Evolution sending my credentials via strange IP addresses

I have been working on setting up my own mail server, using postfix, dovecot etc.

While running dovecot with certain debug/verbose flags there is a message in my maillog that isn’t really an error (“unknown user - trying the next userdb”). This occurs every time Evolution is retrieving emails. That’s fine, and it’s not Evolution’s fault.

However, what is concerning is this: A strange IP address associated with my username in the maillog:

Apr  1 14:58:53 dbdemon dovecot[22317]: auth-worker(22324): conn unix:auth-worker (uid=143): auth-worker<1>: passwd(********@dbdemon.com,***.***.***.***,<PSpbOgoViMtSBsYa>): unknown user  - trying the next userdb
Apr  1 14:58:53 dbdemon dovecot[22317]: imap-login: Login: user=<********@dbdemon.com>, method=PLAIN, rip=***.***.***.***, lip=, mpid=22323, TLS, session=<PSpbOgoViMtSBsYa>
Apr  1 15:04:31 dbdemon dovecot[22317]: auth-worker(22355): conn unix:auth-worker (uid=143): auth-worker<1>: passwd(********@dbdemon.com,,<l9qCTgoVE1cDWmaX>): unknown user  - trying the next userdb
Apr  1 15:04:31 dbdemon dovecot[22317]: imap-login: Login: user=<********@dbdemon.com>, method=PLAIN, rip=, lip=, mpid=22354, TLS, session=<l9qCTgoVE1cDWmaX>

(^^ my username and my own IP address are obfuscated.) is not my IP address. It is not an IP address I recognise at all.

It seems that every other time Evolution retrieves, another such entry appears in the maillog with yet another IP address that I don’t recognise.

This is a new mail server and nobody else knows about my username on this mail server.

Is Evolution sending my credentials to some third-party? That does not seem like a great idea.

Best wishes,

PS: Evolution version is 3.50.4 (3.50.4-1.fc39)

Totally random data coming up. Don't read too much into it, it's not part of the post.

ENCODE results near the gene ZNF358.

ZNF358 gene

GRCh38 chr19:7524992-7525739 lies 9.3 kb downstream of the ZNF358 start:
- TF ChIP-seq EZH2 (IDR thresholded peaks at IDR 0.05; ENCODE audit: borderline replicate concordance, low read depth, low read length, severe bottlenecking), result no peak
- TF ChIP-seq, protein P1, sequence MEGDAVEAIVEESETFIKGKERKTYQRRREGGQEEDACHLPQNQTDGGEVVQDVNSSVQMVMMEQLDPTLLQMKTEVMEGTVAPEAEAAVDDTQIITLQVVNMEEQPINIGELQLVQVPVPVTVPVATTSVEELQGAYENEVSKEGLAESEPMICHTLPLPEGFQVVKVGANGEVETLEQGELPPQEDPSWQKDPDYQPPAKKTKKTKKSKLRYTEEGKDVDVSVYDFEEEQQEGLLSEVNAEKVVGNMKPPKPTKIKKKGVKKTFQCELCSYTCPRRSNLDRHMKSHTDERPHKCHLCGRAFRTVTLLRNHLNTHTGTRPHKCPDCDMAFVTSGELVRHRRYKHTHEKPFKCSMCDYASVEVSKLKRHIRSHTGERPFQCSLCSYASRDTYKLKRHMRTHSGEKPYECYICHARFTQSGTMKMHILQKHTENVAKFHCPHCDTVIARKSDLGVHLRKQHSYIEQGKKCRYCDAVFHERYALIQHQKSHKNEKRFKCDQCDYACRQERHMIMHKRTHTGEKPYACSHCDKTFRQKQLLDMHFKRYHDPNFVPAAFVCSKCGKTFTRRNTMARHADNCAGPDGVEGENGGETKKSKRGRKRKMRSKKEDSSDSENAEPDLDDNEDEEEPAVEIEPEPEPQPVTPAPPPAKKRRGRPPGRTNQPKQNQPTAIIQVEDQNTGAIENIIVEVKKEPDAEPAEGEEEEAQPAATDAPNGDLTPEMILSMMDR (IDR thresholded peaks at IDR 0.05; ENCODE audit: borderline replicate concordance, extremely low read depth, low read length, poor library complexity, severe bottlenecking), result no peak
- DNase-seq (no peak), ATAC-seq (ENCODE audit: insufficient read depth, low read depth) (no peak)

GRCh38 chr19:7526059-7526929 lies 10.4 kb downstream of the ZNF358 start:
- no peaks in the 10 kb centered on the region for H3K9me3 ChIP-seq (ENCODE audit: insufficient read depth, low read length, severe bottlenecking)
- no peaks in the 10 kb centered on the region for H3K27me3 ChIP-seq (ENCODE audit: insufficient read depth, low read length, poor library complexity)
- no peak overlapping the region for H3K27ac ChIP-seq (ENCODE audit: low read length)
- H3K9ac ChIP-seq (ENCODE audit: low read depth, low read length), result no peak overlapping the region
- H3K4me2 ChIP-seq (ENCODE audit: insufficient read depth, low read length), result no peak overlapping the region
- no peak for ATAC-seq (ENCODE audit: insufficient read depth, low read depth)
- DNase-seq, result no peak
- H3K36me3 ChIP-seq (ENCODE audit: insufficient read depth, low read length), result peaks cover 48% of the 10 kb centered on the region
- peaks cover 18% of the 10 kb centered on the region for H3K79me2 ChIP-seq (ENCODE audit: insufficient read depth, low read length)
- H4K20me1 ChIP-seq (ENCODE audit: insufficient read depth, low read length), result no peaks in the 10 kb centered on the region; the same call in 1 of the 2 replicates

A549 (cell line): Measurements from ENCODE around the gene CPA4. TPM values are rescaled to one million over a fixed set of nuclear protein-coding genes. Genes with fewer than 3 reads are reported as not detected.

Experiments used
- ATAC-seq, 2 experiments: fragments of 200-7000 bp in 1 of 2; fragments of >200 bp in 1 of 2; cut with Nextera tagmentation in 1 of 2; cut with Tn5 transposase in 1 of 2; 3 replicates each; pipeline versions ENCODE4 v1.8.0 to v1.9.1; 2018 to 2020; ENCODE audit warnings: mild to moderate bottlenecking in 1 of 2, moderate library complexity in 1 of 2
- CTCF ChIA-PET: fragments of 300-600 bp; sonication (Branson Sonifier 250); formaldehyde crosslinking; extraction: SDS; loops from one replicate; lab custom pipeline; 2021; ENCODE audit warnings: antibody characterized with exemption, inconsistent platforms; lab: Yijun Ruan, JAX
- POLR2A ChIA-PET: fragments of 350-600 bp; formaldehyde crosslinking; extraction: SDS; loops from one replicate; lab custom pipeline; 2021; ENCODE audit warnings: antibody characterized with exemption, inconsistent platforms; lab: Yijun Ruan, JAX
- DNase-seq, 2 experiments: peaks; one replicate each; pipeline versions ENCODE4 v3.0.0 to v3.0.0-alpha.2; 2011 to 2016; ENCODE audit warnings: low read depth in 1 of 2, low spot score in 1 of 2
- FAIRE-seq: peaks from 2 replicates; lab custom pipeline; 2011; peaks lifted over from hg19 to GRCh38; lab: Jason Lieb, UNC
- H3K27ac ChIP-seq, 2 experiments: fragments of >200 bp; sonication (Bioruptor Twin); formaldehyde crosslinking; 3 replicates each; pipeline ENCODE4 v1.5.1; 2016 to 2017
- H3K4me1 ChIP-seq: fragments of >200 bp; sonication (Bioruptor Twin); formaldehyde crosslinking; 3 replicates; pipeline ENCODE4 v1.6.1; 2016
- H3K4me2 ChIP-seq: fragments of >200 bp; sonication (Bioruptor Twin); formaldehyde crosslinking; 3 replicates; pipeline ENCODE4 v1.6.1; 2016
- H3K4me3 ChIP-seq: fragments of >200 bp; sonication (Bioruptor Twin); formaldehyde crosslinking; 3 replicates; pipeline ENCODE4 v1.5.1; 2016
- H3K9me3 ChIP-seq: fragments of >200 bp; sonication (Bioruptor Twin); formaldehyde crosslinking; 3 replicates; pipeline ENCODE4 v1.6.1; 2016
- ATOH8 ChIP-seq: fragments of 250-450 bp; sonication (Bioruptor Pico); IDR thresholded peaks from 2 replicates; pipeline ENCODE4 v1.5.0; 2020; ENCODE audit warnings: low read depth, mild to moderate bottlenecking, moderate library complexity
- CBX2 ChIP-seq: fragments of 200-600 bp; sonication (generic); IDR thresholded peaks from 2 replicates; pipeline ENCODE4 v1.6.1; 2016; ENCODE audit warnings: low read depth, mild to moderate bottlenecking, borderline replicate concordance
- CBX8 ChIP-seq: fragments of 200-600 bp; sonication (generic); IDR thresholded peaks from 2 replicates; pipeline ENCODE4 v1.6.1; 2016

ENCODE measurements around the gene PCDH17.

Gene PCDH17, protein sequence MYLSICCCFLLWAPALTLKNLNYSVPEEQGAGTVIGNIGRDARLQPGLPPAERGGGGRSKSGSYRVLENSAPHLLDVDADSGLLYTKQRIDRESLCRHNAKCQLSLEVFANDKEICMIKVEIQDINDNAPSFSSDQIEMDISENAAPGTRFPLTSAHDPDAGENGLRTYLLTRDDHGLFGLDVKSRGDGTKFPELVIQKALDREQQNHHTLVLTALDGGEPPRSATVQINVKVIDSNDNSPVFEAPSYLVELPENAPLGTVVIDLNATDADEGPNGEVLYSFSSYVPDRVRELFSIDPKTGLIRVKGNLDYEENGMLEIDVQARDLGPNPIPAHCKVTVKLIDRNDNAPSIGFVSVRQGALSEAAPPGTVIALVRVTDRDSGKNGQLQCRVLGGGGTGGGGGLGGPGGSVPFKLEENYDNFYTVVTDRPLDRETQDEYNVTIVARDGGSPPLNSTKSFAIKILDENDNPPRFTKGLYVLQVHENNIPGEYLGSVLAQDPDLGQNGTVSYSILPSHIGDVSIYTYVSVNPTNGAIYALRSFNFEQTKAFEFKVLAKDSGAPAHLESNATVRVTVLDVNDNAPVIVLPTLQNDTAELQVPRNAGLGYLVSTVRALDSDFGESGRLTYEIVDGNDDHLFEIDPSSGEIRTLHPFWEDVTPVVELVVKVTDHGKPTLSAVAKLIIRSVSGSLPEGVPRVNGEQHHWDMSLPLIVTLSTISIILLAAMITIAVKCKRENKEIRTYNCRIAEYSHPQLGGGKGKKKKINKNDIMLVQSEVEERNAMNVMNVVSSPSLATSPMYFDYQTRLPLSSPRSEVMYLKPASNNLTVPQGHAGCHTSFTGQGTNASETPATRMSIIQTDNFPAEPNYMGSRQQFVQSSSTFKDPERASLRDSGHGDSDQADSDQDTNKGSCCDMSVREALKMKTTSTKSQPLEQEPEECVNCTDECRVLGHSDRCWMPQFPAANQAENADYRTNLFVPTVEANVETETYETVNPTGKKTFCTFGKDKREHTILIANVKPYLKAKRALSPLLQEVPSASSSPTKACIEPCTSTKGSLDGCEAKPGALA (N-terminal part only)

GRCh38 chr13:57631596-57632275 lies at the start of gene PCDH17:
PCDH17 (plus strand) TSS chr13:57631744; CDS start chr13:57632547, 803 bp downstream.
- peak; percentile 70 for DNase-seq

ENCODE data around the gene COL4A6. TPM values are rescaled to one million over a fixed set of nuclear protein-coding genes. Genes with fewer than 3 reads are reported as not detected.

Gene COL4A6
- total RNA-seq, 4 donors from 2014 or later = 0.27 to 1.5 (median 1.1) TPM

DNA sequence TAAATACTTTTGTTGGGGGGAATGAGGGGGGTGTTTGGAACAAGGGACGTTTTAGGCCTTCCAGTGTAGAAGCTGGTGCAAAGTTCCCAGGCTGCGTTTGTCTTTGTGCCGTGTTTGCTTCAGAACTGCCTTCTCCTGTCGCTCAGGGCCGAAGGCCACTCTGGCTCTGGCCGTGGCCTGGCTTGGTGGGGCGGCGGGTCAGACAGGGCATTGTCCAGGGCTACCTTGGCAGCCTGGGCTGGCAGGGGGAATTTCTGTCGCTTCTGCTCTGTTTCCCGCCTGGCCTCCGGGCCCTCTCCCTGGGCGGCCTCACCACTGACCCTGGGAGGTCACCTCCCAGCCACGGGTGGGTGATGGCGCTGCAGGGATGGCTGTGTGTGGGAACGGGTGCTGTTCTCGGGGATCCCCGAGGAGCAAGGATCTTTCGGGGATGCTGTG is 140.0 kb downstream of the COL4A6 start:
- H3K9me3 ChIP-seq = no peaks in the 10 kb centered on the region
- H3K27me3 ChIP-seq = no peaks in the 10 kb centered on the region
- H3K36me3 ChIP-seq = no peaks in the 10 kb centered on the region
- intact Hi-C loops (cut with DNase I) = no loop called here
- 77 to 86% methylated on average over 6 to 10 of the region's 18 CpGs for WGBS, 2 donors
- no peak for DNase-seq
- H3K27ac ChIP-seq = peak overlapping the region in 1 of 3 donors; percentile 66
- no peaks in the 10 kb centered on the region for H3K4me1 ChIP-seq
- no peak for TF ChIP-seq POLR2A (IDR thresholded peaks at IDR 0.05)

whois says it belongs to Amazon. Are you running the server on AWS?


No, the server is owned by Vultr.

Here are a couple of other IP addresses that also seem to know about my credentials (or at least my username):

(Edit: All seem to be AWS)

Evolution doesn’t do any such thing, it does not share your credentials with anything.

When connecting to your server, it uses a route which is available. May such route go through the odd servers/IPs? Does traceroute incluse any of the AWS addresses? How do you have configured the IMAP in Evolution, please? Encryption and authentication method might be the two most interesting, together with the server host name (IP or domain name?).

You can run evolution from a terminal with IMAP debugging on to see what it does when talking to the IMAP servers:

   CAMEL_DEBUG=imapx:io evolution

Nonetheless, the only reason I can think of is the route to the server.

Hi Milan,

When packets travel across the Internet they do bounce from one server to the next, each with its own IP address, but surely those intermediary IP addresses are not the ones being reported by dovecot. And the same would be the case for any other server on the Internet that receives packets/requests from a client.

My Evolution IMAP settings:
server: dbdemon.com
port: 993
Encryption method: TLS on a dedicated port
Authentication: Password

Thanks for the tip about Evolution IMAP debugging, I can see lots of output, but nothing nefarious. Of course, if there really were some deliberate hack in there that stole users’ credentials, then it would probably be better hidden than that …

I’m sure there is some natural explanation to all this, and it just looks suspicious because I’m no expert on any of this.

The IMAP debugging shows raw communication between Evolution (libcamel) and the server. It does not hide anything (apart of user passwords, which can be part of the communication too).

I talk about the route, because it matters. For example my machine is not visible to the outer internet, Google doesn’t show my real place from where I’m connected at its footer, it shows a place which my internet service provider has its machine. In other words, my machine does not have a public IP. That surely influences “where I’m connected from” for the outer servers.

You can try to connect to the server using GnuTLS (it’s used under the hood by glib-networking by default, which libcamel uses). That’ll be like:

   gnutls-cli dbdemon.com:993

if it connects properly, you might be prompted with something like this:


probably, waiting for your input. Use quit command to close the IMAP session. You should see similar lines in the server connection log when using the gnutls-cli as you see when connecting with Evolution.